STATE SUPREME COURT REJECTS APPEAL BY DEVELOPER AND COUNTY; HOSKINGS RANCH TO REMAIN AS AGRICULTURAL PRESERVE

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By Miriam Raftery
 
November 6, 2019 (Julian) – Land slated for development into luxury homes in the Julian area must remain as an agricultural preserve.  That’s the impact of the California Supreme Court’s denial of a petition for review filed by Genesee Properties, the developer of Hoskings Ranch and the County of San Diego.  
 
The appeal sought to overturn a July ruling in Cleveland National Forest Foundation et al. v. County of San Diego County (Genesee Properties) by the 4th District Court of Appeal, which found that the County acted wrongly in approving 24 luxury homes on the agriculturally-zoned site protected under the Williamson Act.
  

The October 16 ruling by the state Supreme Court means that “the Court of Appeal will now remand the case back to the Superior Court with directions to issue a writ of mandamus requiring the County to vacate its approval of the tentative map for the Hoskings Ranch subdivision and enter judgment consistent with the Court of Appeal’s decision,” says Marlene Dehlinger with Shute, Mihaly & Weinerger LLP, the law firm representing Cleveland National Forest Foundation.  
 
In the July ruling, which stands, the appellate court held that Genesee Properties project would have set the stage to replace ranching with residential development--all while allowing the property owner to enjoy tax breaks intended to keep the land in agriculture.
 
“This decision is an important victory in the long effort to protect San Diego County’s agricultural land and open space from sprawling development,” said Cleveland National Forest Foundation Director Duncan McFetridge at the time. “Over the years, the county has repeatedly sided with developers to promote growth in our fragile forests and ranchlands. This decision is a clear rebuke to the county’s approach.”
 
Of the Supreme Court decision, McFetridge told ECM, that the main question for Supreme Court was whether or not law was settled on the matter.  “We argued yes and that it was simply a matter of defining more clearly the term ‘incidental to agricultural use’ when applicant is proposing a subdivision of land under Williamson Act contract.”
 
The County argued, as SANDAG has done in the past, that the matter should be left to an agency’s discretion – an argument the courts rejected. 
 
McFetridge said wryly, “In San Diego County, agency discretion is gangster elitism.” 
 
At issue was the County’s interpretation of state law designed to protect agricultural lands from development and to support agriculture as a financially viable land use. Under the Williamson Act, agricultural landowners can enter into a contract with the county to reduce the landowner’s property tax burden 25-70% in exchange for a commitment to maintaining agricultural uses on the land for at least the next 10 years. The contracts renew perpetually unless a landowner indicates that they would like to leave the agreement.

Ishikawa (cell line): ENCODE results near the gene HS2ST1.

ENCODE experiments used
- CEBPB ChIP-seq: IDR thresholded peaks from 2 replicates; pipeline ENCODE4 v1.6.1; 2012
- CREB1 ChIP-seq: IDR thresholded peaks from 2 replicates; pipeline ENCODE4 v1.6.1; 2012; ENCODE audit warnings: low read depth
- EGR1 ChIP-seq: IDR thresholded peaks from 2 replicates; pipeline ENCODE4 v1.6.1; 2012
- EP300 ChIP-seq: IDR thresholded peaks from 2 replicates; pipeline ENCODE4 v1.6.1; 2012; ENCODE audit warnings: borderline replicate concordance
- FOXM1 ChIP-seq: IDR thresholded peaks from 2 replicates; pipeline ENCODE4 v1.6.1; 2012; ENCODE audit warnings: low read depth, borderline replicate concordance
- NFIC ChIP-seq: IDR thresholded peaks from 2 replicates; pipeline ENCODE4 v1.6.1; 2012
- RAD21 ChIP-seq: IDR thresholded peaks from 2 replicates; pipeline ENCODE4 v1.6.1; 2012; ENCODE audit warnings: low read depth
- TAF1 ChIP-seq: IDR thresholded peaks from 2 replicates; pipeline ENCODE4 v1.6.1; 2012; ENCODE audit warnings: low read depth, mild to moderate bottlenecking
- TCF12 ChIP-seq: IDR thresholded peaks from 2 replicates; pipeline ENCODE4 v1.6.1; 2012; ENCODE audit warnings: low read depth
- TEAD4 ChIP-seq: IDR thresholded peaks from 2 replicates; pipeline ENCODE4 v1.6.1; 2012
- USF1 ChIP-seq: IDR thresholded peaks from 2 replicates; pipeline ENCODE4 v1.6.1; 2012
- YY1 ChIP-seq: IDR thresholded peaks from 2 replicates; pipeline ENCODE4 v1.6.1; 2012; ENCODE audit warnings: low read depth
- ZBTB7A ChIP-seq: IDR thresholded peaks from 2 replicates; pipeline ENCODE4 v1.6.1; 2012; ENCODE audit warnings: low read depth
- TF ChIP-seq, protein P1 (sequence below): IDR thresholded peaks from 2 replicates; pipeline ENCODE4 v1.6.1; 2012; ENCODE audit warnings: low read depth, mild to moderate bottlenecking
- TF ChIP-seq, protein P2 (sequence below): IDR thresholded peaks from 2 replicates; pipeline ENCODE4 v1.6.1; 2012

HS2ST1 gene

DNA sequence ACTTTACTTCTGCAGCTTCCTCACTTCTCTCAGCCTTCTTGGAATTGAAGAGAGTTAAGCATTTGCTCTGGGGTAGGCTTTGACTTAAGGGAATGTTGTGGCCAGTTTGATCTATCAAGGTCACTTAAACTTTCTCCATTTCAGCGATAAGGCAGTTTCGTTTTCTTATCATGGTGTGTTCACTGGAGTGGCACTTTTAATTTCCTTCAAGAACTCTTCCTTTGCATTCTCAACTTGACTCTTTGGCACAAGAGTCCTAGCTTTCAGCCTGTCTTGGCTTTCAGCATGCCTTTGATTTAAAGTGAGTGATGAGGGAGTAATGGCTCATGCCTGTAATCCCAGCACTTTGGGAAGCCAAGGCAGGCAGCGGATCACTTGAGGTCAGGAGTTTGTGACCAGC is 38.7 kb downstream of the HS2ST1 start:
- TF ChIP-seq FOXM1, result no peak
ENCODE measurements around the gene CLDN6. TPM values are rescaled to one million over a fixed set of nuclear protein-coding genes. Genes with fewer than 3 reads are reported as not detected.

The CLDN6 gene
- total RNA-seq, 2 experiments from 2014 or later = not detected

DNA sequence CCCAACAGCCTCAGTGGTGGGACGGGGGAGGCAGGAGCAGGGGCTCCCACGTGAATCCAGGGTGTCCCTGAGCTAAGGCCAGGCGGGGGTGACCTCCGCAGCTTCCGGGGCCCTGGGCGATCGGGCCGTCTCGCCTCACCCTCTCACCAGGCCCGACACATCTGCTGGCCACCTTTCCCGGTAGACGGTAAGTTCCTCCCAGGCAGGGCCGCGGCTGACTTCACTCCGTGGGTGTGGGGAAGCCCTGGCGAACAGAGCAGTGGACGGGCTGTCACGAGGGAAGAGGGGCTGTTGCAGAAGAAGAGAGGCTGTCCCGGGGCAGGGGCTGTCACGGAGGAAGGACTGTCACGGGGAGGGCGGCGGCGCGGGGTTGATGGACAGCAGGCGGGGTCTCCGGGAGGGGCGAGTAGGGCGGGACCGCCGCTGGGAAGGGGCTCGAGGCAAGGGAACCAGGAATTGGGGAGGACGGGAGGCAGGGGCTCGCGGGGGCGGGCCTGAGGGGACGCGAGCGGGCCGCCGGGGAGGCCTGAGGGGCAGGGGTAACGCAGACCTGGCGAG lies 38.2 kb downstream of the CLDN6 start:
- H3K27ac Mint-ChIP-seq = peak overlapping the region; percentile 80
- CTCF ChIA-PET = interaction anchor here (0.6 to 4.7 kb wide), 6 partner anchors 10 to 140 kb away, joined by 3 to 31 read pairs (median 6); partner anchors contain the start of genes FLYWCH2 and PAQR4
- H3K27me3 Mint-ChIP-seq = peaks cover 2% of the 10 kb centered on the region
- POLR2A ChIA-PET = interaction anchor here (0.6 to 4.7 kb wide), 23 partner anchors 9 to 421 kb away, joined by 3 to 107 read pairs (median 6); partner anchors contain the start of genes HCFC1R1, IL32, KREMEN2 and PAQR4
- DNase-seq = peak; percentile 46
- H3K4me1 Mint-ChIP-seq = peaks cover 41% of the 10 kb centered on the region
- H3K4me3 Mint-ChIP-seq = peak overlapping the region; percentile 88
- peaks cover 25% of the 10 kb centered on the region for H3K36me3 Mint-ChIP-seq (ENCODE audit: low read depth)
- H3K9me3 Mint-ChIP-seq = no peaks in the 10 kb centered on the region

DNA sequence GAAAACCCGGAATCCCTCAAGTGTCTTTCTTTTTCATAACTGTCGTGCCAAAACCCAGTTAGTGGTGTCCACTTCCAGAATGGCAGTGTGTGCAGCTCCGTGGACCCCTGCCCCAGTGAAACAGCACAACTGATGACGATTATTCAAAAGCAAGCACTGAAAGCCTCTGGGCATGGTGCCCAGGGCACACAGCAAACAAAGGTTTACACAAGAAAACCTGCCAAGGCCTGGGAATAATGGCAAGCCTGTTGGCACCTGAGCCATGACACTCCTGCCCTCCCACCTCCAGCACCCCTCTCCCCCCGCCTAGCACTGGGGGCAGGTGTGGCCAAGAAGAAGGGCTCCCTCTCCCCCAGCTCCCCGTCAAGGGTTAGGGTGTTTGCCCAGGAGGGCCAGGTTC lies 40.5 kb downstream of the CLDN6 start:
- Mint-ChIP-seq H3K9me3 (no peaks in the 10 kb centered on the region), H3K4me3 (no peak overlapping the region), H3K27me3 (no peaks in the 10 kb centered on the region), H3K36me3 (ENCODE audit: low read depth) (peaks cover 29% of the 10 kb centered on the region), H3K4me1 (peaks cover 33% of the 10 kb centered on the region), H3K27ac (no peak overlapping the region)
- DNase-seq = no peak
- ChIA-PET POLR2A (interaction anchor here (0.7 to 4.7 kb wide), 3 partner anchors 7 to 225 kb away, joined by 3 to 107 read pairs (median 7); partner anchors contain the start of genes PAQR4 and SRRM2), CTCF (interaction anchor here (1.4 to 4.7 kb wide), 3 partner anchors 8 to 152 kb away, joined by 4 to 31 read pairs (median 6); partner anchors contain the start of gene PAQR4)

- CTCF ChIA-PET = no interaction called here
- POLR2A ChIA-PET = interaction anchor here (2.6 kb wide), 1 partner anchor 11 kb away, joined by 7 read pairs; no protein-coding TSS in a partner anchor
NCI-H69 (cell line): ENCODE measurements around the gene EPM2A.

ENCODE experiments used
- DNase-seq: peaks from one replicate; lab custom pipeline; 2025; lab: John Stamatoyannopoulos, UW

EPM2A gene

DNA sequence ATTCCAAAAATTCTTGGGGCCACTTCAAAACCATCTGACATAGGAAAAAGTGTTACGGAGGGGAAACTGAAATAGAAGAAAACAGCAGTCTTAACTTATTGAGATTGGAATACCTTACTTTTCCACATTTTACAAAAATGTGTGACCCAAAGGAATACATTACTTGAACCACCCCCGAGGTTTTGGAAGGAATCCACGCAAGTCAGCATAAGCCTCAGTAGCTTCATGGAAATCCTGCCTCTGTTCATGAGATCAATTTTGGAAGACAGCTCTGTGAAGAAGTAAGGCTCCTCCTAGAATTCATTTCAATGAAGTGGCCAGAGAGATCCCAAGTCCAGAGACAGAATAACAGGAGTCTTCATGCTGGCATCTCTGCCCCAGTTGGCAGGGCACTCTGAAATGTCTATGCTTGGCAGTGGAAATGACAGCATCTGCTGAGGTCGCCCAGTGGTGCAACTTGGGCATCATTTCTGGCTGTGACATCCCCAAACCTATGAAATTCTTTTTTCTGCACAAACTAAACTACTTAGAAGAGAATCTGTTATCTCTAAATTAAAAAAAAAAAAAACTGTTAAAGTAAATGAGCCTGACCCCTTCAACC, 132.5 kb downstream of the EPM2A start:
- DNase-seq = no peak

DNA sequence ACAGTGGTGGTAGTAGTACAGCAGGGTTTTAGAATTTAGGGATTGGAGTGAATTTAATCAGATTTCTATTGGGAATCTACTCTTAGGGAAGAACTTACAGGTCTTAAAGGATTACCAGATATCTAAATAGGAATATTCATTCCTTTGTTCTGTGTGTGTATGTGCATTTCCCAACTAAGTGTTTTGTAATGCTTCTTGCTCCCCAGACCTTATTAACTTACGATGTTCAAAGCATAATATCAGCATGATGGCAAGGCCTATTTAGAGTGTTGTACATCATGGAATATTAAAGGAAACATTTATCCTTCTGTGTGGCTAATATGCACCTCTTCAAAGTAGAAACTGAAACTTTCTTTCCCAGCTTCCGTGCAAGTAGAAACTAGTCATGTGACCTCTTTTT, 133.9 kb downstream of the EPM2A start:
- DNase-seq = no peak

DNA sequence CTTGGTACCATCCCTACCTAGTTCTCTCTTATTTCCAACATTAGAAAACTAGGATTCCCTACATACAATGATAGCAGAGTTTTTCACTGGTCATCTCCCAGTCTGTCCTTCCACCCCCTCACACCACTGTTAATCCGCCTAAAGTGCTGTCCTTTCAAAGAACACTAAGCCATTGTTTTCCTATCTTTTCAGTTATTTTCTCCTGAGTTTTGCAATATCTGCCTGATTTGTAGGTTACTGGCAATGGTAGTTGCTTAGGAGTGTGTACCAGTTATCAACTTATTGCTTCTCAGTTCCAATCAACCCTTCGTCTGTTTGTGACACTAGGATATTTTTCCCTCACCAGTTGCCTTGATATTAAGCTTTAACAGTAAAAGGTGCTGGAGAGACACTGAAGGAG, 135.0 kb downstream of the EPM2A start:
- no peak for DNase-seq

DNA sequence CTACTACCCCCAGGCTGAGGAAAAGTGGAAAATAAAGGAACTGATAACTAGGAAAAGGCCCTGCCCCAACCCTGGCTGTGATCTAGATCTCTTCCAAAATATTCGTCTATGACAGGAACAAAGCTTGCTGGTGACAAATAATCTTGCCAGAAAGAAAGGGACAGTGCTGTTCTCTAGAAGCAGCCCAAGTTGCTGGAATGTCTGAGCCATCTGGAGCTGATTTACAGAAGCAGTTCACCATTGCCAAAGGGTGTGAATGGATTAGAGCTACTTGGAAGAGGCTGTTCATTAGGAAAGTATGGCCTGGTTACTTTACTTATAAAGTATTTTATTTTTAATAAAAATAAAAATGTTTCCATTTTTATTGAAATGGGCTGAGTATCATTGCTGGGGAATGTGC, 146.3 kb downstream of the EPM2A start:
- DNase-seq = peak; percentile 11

The companion Subdivision Map Act sets the terms under which land under a Williamson Act contract can be divided into parcels and sold for development. Specifically, it requires that subdividing Williamson Act land must "not result in residential development not incidental to the commercial agricultural use of the land." The court found that San Diego County’s approval of the plan to allow Genesee Properties to subdivide Hoskings Ranch into 40-acre ranchettes violated the Map Act. 
 
The court’s decision noted, “The practical effect of the tentative map [for the Hoskings Ranch subdivision] is to permit Genesee to prepare its land for future residential development that is not tied to the commercial agricultural use, while still giving it the preferential tax treatment for owners who are supposed to be engaged in purely agricultural or compatible uses.” The court also found that, “…if residential development proposed by a tentative map has no relation to or is unnecessary for the commercial agricultural use, the law mandates that the local body deny tentative map approval.”  
 
The residential use proposed for Hoskings Ranch, the court found, lacked the required relationship to agriculture, making the subdivision illegal.